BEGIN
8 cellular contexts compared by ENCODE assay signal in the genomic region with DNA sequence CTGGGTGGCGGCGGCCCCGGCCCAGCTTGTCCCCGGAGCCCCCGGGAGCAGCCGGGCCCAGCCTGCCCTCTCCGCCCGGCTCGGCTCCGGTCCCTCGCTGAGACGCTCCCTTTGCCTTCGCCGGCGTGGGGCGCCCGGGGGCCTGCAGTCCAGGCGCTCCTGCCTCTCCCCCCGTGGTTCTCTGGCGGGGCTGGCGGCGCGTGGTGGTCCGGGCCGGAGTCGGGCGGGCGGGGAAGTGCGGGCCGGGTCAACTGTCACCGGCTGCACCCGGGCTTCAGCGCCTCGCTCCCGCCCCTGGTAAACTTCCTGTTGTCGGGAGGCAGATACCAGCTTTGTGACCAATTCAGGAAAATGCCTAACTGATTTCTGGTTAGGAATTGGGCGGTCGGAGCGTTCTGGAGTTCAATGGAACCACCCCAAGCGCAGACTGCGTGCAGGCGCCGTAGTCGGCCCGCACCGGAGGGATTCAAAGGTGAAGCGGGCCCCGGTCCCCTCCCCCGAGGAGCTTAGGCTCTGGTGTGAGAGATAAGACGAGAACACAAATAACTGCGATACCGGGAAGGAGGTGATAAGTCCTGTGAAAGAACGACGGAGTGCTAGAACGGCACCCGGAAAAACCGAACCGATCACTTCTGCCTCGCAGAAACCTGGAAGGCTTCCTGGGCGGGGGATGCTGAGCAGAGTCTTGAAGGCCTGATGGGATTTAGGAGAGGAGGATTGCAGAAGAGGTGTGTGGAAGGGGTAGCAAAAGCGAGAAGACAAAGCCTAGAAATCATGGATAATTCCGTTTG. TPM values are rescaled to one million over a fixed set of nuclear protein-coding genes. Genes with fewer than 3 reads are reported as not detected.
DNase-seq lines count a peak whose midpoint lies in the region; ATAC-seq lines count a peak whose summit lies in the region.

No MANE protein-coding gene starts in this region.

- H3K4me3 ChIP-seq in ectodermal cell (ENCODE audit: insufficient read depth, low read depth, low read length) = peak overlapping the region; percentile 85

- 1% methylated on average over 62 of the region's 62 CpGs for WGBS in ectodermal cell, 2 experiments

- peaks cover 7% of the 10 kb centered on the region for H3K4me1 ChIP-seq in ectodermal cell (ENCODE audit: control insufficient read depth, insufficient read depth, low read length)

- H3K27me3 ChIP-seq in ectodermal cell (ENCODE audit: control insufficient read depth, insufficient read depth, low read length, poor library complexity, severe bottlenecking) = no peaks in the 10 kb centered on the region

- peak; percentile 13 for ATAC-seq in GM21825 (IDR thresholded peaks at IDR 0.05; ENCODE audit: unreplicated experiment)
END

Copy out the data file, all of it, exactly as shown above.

8 cellular contexts compared by ENCODE assay signal in the genomic region with DNA sequence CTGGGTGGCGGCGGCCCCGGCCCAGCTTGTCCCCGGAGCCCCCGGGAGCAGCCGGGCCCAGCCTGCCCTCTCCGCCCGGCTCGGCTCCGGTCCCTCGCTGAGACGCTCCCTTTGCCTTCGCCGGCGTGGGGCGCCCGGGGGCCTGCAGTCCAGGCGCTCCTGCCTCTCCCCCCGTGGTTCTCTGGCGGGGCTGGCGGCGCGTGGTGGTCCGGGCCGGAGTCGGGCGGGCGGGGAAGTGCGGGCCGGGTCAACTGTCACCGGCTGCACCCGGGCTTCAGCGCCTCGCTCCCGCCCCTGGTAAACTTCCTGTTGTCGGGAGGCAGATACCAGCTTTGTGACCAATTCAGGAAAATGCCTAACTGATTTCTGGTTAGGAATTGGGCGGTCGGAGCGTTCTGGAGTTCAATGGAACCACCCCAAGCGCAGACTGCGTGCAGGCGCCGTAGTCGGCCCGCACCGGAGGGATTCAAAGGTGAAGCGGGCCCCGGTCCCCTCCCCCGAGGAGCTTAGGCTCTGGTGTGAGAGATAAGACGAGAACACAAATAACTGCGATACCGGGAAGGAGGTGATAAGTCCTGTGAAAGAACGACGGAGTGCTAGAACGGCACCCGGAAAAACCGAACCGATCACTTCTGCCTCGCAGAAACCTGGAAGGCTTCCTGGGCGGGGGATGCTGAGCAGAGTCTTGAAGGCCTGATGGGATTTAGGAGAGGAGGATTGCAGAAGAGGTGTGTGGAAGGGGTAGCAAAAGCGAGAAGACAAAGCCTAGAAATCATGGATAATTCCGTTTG. TPM values are rescaled to one million over a fixed set of nuclear protein-coding genes. Genes with fewer than 3 reads are reported as not detected.
DNase-seq lines count a peak whose midpoint lies in the region; ATAC-seq lines count a peak whose summit lies in the region.

No MANE protein-coding gene starts in this region.

- H3K4me3 ChIP-seq in ectodermal cell (ENCODE audit: insufficient read depth, low read depth, low read length) = peak overlapping the region; percentile 85

- 1% methylated on average over 62 of the region's 62 CpGs for WGBS in ectodermal cell, 2 experiments

- peaks cover 7% of the 10 kb centered on the region for H3K4me1 ChIP-seq in ectodermal cell (ENCODE audit: control insufficient read depth, insufficient read depth, low read length)

- H3K27me3 ChIP-seq in ectodermal cell (ENCODE audit: control insufficient read depth, insufficient read depth, low read length, poor library complexity, severe bottlenecking) = no peaks in the 10 kb centered on the region

- peak; percentile 13 for ATAC-seq in GM21825 (IDR thresholded peaks at IDR 0.05; ENCODE audit: unreplicated experiment)